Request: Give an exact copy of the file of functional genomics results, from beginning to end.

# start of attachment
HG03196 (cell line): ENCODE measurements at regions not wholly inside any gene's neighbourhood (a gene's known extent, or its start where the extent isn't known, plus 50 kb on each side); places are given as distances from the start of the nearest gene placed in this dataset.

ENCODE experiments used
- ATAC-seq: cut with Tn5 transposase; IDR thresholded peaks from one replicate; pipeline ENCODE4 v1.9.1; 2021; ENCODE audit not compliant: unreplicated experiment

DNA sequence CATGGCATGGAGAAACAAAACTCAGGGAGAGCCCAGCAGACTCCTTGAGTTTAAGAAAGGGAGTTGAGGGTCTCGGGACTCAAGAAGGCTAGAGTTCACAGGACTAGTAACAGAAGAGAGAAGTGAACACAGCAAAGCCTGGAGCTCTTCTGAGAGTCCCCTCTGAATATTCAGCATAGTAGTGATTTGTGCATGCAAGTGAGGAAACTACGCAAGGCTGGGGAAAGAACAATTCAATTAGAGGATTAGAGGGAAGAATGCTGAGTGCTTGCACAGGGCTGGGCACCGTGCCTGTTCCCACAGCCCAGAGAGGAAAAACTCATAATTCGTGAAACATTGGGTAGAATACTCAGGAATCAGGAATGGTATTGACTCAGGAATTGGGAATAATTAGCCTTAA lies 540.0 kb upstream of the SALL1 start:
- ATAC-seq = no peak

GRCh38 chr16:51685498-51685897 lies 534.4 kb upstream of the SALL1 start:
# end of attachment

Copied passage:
HG03196 (cell line): ENCODE measurements at regions not wholly inside any gene's neighbourhood (a gene's known extent, or its start where the extent isn't known, plus 50 kb on each side); places are given as distances from the start of the nearest gene placed in this dataset.

ENCODE experiments used
- ATAC-seq: cut with Tn5 transposase; IDR thresholded peaks from one replicate; pipeline ENCODE4 v1.9.1; 2021; ENCODE audit not compliant: unreplicated experiment

DNA sequence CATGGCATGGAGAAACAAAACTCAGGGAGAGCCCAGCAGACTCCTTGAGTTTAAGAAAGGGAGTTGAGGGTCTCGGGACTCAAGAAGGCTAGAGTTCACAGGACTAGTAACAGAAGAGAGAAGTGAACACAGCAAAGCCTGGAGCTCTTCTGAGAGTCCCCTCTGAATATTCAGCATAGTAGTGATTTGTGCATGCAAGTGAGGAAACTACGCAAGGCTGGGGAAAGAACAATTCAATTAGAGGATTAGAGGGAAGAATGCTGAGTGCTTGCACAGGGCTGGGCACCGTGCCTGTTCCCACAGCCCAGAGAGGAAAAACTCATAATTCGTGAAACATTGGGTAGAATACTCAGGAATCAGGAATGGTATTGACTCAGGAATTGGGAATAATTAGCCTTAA lies 540.0 kb upstream of the SALL1 start:
- ATAC-seq = no peak

GRCh38 chr16:51685498-51685897 lies 534.4 kb upstream of the SALL1 start: